Monotonically Increasing Function
A monotonically increasing function is one where the function’s value increases as the input increases. That is, f(x+1) >= f(x) for all x in the domain.
Some examples of monotonically increasing functions:
 Linear: f(x) = x
 Quadratic: f(x) = x^2
 Exponential: f(x) = e^x
Java example:


C++ example:


Python example:


Key properties:
 Output increases as input increases
 No decreasing portions over domain
 Useful for modeling growth, returns, scaling
Monotonically increasing functions are common in physics, finance, and statistics for quantities that grow over time.
The term “monotonic” comes from the word “monotone,” which implies a single, unchanging tone. In mathematics, a monotonic function is one that either never increases or never decreases as you move along the domain. The idea is that the function behaves in a single, unchanging mannerâ€”either always going up or always going down (or staying the same, which is considered consistent with the “unchanging” behavior).
Both “monotonically increasing” and “monotonically decreasing” functions adhere to this concept of having a single, unchanging direction. That’s why the term “monotonic” is used as a descriptor for both. It signals that the function has a consistent behavior over its domain, whether that’s always increasing, always decreasing, or staying constant.
A visual representation of a monotonic function will show a curve or line that moves in a single, unchanging direction when viewed from left to right along the xaxis. Here are some key visuals:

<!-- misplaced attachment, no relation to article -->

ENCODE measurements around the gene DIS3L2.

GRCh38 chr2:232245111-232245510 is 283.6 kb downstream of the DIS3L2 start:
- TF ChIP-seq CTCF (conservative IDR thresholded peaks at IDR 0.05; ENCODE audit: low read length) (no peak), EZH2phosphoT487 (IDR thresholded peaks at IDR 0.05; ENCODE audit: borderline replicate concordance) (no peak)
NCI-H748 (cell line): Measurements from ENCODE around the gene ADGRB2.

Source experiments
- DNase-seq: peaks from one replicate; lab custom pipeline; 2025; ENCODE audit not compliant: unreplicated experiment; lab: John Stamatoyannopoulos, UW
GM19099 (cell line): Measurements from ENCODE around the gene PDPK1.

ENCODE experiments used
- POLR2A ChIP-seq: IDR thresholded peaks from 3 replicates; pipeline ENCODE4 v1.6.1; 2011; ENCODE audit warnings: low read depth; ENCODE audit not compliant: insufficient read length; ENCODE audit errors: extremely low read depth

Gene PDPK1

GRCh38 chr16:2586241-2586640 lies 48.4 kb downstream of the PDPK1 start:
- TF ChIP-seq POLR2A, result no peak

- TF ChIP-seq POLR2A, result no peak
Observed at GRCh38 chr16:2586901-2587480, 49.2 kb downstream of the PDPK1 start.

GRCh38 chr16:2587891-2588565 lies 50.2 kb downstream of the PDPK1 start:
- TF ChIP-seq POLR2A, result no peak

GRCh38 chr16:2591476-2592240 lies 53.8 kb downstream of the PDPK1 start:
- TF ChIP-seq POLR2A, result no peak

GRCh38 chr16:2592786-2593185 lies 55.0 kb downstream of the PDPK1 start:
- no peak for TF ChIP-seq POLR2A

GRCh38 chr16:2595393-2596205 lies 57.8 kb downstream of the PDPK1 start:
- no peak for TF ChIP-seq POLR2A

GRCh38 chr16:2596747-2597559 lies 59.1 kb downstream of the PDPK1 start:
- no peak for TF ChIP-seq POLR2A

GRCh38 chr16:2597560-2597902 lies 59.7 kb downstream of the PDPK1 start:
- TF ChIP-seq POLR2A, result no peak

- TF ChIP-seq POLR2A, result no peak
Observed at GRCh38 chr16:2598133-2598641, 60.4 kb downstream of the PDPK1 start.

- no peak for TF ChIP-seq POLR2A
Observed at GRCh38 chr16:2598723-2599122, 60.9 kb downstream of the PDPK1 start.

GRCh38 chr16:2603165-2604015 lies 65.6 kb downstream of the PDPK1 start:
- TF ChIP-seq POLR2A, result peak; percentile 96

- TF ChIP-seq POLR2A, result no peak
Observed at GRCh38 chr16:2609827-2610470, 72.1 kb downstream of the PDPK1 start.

Monotonically Increasing Function: The curve or line will start at a lower point and move upwards as you go from left to right. It may stay flat for some segments but will never go down.
Monotonically Decreasing Function: The curve or line will start at a higher point and move downwards as you go from left to right. Similar to the increasing function, it may stay flat for some segments but will never go up.
In both cases, the function might flatten out (stay constant) for certain segments but will never reverse direction. If you were to draw a tangent line at any point along the curve, the angle of the tangent line would either be positive (for increasing), zero (for constant), or negative (for decreasing), and that would remain consistent across the entire function.
A function ( f(x) ) is said to be monotonically increasing if, for every ( x_1 < x_2 ), ( f(x_1) \leq f(x_2) ). In simple terms, as the input value ( x ) increases, the output value ( f(x) ) also increases or stays the same; it never decreases.
A monotonically increasing function can contain duplicates. The formal definition states ( f(x_1) \leq f(x_2) ) for ( x_1 < x_2 ), which allows for the possibility of ( f(x_1) = f(x_2) ). Therefore, in the context of an array, it means that adjacent or nonadjacent elements can be equal and the array can still be considered monotonically increasing.
In the code examples, the use of the <=
operator in the conditions would allow arrays with duplicates to be correctly identified as monotonically increasing.
Here is the code to check whether an array is monotonically increasing.
Java


C++


Python


In each code snippet, we loop through the array starting from the second element. We then compare each element to its predecessor. If we find an element that is smaller than its predecessor, we return false
immediately; otherwise, we return true
.